About two weeks ago, we were starting to notice that we’d been turning the TV on a lot. Not necessarily on purpose, but just, in the background, or as a passive way to entertain Adeline while we did something with Barrett. It got to the point where it was just on, all the time. And it was like a habit we didn’t even realize we’d fallen into. When we got home, we’d flip on the TV. When Adeline asked for Blippi or a movie, sure why not – she hasn’t watched THAT much TV today I guess, we’d say to each other. When we needed the kids out of the way while we cooked dinner, we’d flip it on. No harm in that, right? I’m sure that’s pretty normal these days, especially among families with multiple kiddos! We started to also notice however that the listening skills around here were dwindling, and wondered if there might be any connection to the amount of screen time we’d inadvertently been creating in our home.
We’ve never really been huge sticklers on screen time, and usually just kind of roll our eyes at all of the blog posts and articles out there condemning it and using fear mongering click bait titles.“Crack for kids!” they’ll say, or “Screen time is the Devil!”. Even, “You’re rotting your kid’s brain!” Ok, not really, but you get the point. We’re big believers in “everything in moderation” and I truly believe that to be true when it comes to screen time. We don’t sit our kids in front of the TV for hours on end, or send them to their room with an iPad to use at their own discretion. I’d like to think we’ve been responsible screen time administrators and are always careful of what we watch, trying to put on something at least somewhat educational. (I guess Netflix’s Alexa & Katie would fall outside of this category though, HA!) But, we both started to feel like maybe we were using the TV as a crutch a little too often, and it was starting to cause some noticeable changes in behavior for our 3.5 year old.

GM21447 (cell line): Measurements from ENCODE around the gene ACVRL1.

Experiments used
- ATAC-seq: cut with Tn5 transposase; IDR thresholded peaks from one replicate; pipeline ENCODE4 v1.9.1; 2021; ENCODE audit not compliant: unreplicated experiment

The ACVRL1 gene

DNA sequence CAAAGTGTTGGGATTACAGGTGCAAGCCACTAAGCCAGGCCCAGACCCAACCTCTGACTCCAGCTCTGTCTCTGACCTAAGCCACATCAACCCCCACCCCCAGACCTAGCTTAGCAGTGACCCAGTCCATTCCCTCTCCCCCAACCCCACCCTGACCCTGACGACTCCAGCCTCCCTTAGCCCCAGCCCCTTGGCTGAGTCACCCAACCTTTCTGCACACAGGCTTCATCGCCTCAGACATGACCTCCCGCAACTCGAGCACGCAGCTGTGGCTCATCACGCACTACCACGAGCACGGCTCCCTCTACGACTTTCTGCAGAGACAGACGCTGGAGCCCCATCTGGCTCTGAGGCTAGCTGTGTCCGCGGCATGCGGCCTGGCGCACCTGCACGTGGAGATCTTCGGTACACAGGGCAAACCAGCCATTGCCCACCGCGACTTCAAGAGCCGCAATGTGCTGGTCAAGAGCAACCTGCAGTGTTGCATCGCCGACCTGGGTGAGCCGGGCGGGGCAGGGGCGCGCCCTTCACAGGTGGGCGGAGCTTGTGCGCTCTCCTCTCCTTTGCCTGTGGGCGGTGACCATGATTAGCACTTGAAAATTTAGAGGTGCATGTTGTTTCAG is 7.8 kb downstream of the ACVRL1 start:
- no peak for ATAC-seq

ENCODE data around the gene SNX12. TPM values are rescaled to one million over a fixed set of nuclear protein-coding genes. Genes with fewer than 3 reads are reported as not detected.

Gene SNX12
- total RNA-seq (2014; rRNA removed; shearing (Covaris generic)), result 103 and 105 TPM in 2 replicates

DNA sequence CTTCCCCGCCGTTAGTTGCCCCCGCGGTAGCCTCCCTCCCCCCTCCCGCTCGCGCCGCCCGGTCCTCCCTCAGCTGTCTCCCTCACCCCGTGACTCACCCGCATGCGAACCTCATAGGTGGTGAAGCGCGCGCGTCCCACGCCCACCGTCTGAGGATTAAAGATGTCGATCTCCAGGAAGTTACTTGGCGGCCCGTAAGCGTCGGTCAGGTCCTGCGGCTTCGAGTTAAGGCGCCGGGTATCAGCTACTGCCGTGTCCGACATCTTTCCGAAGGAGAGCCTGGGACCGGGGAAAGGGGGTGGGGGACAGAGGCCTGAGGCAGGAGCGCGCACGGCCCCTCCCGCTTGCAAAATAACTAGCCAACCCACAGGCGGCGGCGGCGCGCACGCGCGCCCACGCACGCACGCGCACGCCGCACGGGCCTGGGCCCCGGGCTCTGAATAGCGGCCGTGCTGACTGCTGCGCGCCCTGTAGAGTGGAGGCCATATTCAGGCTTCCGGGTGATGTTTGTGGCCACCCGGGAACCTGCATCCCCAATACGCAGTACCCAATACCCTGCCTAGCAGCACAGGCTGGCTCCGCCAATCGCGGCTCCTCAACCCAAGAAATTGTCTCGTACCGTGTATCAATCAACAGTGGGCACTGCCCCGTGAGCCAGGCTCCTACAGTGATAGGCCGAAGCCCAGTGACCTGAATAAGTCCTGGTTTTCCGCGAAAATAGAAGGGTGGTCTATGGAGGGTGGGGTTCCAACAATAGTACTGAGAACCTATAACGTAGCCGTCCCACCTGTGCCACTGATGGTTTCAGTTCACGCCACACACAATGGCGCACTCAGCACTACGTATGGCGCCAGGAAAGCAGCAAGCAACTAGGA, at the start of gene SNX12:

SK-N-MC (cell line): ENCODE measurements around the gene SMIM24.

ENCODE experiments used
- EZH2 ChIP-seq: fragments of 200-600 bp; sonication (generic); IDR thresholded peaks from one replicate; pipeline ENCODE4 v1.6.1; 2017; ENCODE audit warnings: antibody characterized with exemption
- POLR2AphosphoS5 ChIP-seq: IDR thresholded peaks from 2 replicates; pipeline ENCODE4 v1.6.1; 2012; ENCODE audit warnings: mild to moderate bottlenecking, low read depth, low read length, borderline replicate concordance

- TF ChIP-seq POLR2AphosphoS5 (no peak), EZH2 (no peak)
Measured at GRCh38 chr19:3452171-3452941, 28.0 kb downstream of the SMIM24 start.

So, we did an experiment. We vowed to spend an entire work week with the TV turned off during daytime hours, while both kids were awake. We only turned the TV on once they’d gone to bed at night. Here’s what happened and what we learned! I jotted these notes down throughout the week, so forgive me if they seem random!
*Disclaimer: this is a not a screen time vs no screen time judgement post. We love screen time! (Hello airplane ride just recently! And how else do you think I take a shower when I’m home alone with both kids?!) This is simply sharing our experience after drastically reducing the amount of screen time we consume during the week.
- More dance parties in the kitchen! Making dinner together as a family actually became fun when we weren’t yelling at our toddler over the noise of the TV.
- We exposed the kids to the classics – hello Queen! Hey Google, play James Taylor! Less TV time meant more time for listening to music just because!
- More outside time – walks, playing in the backyard, going to parks, practicing our balance bike. Less TV time meant we spent more focused time outside and got FRESH AIR!
- Playing boardgames together – we played quite a bit of Candy Land and Hi Ho Cherry-O and I didn’t hate it.